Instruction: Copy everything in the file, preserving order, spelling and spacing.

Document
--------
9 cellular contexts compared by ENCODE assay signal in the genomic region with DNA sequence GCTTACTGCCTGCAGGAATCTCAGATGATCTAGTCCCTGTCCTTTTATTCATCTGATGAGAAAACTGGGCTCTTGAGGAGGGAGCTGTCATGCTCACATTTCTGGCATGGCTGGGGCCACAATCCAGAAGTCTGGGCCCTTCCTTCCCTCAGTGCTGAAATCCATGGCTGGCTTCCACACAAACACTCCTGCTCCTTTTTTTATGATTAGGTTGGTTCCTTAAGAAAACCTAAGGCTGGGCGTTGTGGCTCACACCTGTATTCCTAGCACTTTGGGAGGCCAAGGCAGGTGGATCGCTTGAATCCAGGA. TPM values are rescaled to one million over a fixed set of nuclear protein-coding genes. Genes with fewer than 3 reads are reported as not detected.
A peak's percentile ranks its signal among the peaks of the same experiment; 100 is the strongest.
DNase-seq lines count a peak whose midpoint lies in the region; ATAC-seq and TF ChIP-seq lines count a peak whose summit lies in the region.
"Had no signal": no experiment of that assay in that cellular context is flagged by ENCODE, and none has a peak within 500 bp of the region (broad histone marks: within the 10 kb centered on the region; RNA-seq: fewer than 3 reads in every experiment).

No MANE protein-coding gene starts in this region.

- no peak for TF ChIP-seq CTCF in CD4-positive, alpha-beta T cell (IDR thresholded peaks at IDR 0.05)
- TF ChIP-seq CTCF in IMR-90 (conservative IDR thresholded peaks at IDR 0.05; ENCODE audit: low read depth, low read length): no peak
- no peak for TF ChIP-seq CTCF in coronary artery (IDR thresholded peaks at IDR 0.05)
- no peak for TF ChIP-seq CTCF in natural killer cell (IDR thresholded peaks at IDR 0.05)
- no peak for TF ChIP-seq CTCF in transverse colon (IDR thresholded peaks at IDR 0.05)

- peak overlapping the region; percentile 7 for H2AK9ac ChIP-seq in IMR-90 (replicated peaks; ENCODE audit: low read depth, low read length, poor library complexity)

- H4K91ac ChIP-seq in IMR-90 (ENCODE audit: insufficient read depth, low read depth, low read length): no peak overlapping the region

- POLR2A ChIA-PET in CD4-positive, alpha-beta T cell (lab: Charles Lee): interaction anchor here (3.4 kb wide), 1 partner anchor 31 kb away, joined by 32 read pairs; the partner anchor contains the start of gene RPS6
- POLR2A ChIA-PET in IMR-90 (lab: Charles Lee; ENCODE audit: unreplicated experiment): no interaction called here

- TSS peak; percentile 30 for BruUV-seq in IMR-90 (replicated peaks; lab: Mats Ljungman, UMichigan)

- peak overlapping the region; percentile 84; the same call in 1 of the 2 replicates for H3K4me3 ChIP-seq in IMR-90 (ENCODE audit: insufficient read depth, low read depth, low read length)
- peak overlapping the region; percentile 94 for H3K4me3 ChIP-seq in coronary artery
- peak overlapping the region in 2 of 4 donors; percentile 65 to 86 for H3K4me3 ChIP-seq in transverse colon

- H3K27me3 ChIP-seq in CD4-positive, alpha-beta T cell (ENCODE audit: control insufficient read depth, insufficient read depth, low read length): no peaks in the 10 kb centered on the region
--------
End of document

9 cellular contexts compared by ENCODE assay signal in the genomic region with DNA sequence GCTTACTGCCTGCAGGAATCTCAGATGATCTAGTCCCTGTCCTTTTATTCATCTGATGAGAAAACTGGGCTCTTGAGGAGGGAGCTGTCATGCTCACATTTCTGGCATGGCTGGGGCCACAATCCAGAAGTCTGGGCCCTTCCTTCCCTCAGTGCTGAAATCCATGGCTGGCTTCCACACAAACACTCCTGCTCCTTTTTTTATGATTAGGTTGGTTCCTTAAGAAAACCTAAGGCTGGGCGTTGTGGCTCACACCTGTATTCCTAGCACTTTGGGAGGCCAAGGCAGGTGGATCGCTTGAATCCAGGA. TPM values are rescaled to one million over a fixed set of nuclear protein-coding genes. Genes with fewer than 3 reads are reported as not detected.
A peak's percentile ranks its signal among the peaks of the same experiment; 100 is the strongest.
DNase-seq lines count a peak whose midpoint lies in the region; ATAC-seq and TF ChIP-seq lines count a peak whose summit lies in the region.
"Had no signal": no experiment of that assay in that cellular context is flagged by ENCODE, and none has a peak within 500 bp of the region (broad histone marks: within the 10 kb centered on the region; RNA-seq: fewer than 3 reads in every experiment).

No MANE protein-coding gene starts in this region.

- no peak for TF ChIP-seq CTCF in CD4-positive, alpha-beta T cell (IDR thresholded peaks at IDR 0.05)
- TF ChIP-seq CTCF in IMR-90 (conservative IDR thresholded peaks at IDR 0.05; ENCODE audit: low read depth, low read length): no peak
- no peak for TF ChIP-seq CTCF in coronary artery (IDR thresholded peaks at IDR 0.05)
- no peak for TF ChIP-seq CTCF in natural killer cell (IDR thresholded peaks at IDR 0.05)
- no peak for TF ChIP-seq CTCF in transverse colon (IDR thresholded peaks at IDR 0.05)

- peak overlapping the region; percentile 7 for H2AK9ac ChIP-seq in IMR-90 (replicated peaks; ENCODE audit: low read depth, low read length, poor library complexity)

- H4K91ac ChIP-seq in IMR-90 (ENCODE audit: insufficient read depth, low read depth, low read length): no peak overlapping the region

- POLR2A ChIA-PET in CD4-positive, alpha-beta T cell (lab: Charles Lee): interaction anchor here (3.4 kb wide), 1 partner anchor 31 kb away, joined by 32 read pairs; the partner anchor contains the start of gene RPS6
- POLR2A ChIA-PET in IMR-90 (lab: Charles Lee; ENCODE audit: unreplicated experiment): no interaction called here

- TSS peak; percentile 30 for BruUV-seq in IMR-90 (replicated peaks; lab: Mats Ljungman, UMichigan)

- peak overlapping the region; percentile 84; the same call in 1 of the 2 replicates for H3K4me3 ChIP-seq in IMR-90 (ENCODE audit: insufficient read depth, low read depth, low read length)
- peak overlapping the region; percentile 94 for H3K4me3 ChIP-seq in coronary artery
- peak overlapping the region in 2 of 4 donors; percentile 65 to 86 for H3K4me3 ChIP-seq in transverse colon

- H3K27me3 ChIP-seq in CD4-positive, alpha-beta T cell (ENCODE audit: control insufficient read depth, insufficient read depth, low read length): no peaks in the 10 kb centered on the region